White House Cherry ice cream


No need to wait for a Presidential invitation!  Grab some Maraschino cherries, and we’ll make our own White House Cherry.



The White House  is clearly one of the emblematic landmarks of the United States. Somewhat surprisingly, however, there does not seem to be any particular links between the Presidential residence and White House Cherry ice cream. So, sorry! No exciting stories to tell here about former US Presidents inventing, or craving, this ice cream.

Still, White House Cherry clearly qualifies as an American classic anyway, being advertised in US newspaper as early as 1929  (according to Lynne Olver at the foodtimeline.org).




Presently, however, White House Cherry seems to have fallen somewhat out of fashion in the U.S.

According to fellow ice cream aficionado Michelle (also known as The Ice Cream Empress of the late Ice Cream Forums) who kindly helped out on the topic, this may have something to do with an American preference for fresh, rather than candied, cherries these days.  Be that as it may, the flavour has not been totally forgotten. For example, at the time of this writing, Jeni’s Splendid Ice creams has picked it up (with added chocolate), so it cannot have lost its pull altogehter. In Europe, however, I have never seen it for sale so it is indeed a good thing that we can make our own!


White House Cherry is basically vanilla ice cream mixed with Maraschino cherries. Let us start with the vanilla base.

We have plenty to choose between on this front! Since we are dealing with a classic American ice cream, we could of course always use a simple Philadelphia style base. If you would like to cook the base, however, you could still avoid using eggs by going for a starch based ice cream (Sicilian gelato). But personally, I wanted to test the Italian gelato base recently posted here.

The (rather slim) Italian gelato vanilla base being churned


Onwards to the Maraschino cherries!  These sweetened cherries are popular as emblematic toppings on cupcakes. But they are also found in many drinks, and were originally prepared by immersion in Maraschino liquor (thereby the name).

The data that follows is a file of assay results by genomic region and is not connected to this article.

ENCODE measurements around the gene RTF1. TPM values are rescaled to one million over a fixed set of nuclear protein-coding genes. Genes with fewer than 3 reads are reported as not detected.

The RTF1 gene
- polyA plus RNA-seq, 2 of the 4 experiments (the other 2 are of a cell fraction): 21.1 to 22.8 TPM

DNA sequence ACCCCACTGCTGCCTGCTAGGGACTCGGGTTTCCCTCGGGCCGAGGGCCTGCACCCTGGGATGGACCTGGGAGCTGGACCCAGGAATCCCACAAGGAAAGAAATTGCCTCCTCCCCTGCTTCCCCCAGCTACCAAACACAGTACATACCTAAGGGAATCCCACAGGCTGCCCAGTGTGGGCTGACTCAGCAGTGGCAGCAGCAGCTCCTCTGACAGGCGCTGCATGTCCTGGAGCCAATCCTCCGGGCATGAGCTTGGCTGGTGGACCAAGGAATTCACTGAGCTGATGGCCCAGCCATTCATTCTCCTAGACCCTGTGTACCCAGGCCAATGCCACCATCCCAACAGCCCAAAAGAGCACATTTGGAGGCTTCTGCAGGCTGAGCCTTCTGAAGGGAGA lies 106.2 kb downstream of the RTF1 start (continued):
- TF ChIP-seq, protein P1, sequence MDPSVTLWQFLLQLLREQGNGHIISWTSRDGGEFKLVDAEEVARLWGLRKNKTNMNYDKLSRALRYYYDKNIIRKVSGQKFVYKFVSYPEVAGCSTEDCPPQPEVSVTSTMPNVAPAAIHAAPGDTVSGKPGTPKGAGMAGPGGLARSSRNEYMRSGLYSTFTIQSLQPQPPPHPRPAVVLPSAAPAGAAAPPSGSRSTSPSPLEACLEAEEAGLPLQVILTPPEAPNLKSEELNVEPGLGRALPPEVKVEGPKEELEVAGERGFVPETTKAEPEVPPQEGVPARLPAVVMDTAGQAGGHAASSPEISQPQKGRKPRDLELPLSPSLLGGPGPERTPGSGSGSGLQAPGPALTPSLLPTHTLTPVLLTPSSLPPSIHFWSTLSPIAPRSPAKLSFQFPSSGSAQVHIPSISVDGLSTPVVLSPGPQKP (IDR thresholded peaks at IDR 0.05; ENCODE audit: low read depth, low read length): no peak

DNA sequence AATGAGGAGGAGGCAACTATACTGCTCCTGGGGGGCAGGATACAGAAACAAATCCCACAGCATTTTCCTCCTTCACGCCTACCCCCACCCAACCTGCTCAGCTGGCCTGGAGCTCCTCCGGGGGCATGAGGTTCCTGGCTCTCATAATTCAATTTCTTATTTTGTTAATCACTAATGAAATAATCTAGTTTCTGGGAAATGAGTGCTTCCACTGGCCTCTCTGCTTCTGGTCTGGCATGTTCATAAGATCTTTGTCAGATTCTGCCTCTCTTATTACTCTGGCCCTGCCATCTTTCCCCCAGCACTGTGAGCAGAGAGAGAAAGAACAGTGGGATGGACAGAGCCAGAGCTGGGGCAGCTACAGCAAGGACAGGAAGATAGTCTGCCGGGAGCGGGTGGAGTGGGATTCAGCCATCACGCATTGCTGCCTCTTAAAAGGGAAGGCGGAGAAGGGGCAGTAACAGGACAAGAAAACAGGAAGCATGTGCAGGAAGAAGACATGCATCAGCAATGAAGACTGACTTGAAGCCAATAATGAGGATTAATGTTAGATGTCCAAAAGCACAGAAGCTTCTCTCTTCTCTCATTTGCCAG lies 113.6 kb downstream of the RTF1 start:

But already in the 1920’s, American production began to replace the liquor with a non-alcoholic brining liquid and sugary syrup. Today, I would wager that almost all commercially available Maraschino cherries are produced without alcohol.

Taking the easy route, I used such prefabricated cherries, but you can of course also make your own (I found what appears to be helpful instructions here).  Once the vanilla base ice cream has been churned, the (whole, and well-drained) Maraschino cherries  should gently be added to the ice cream and blended in before freezing.


Maraschino cherries


White House Cherry is a delicate flavour, very pleasing to those of us who like Maraschino cherries. It is also a very good looking ice cream, thanks to the highly decorative whole Maraschino cherries. And no, there is really no need to cut the Maraschino cherries to pieces before blending them into the vanilla: pitted and very sweetened, the cherries will offer no resistance to scooping anyway – and they look gorgeous!  Just make sure that the cherries are well drained before blending them into the vanilla ice cream.

Since we are dealing with highly sweet ingredients here, a word of caution might be appropriate. My first batch actually turned out to be overly sweet, partly also because of me using way too many cherries. That said, several friends still professed a liking, proving once again that taste is a very personal matter:-)

In the recipe below, however, the suggested sugar amount has been somewhat reduced, in order to better take account of the added sweetness from the cherries. And the overall amount of cherries have been somewhat reduced too.  If you are as sweet-toothed as the friends I just mentioned, however, you might want to tinker further with both the sugar- and the cherry amounts.  If so, I happily leave it to you to find your personal favourite ratios;-)


White House Cherry ice cream



Scopes of White House Cherry (after a night in the freezer). Note that the sweetened cherries offer no resistance at all to scooping.


5.0 from 1 reviews
White House Cherry ice cream
Classic American flavour, here based on a gelato-style vanilla ice cream recipe closely adapted from Fernanda Gosetti's classic book “Il Gelato”
  • 5 egg yolks
  • 100-125 ml (0.4 - ½ cup) sugar
  • 450 ml (little less than 2 cups) milk
  • 100 ml (0.4 cup) cream
  • ¾ - 1 vanilla bean, split lengthwise
  • 100-150 gram Maraschino cherries (drained but whole)
  1. Whisk together the egg yolks and sugar in a bowl.
  2. Cut the vanilla bean lengthwise, scrape out the small seeds and put all together with the milk and about 75 ml (1/3 cup) of the cream in a saucepan. On low heat, bring to a close boil. Remove the vanilla bean stalk-pieces (but keep them on the side – they’ll be reinserted later!).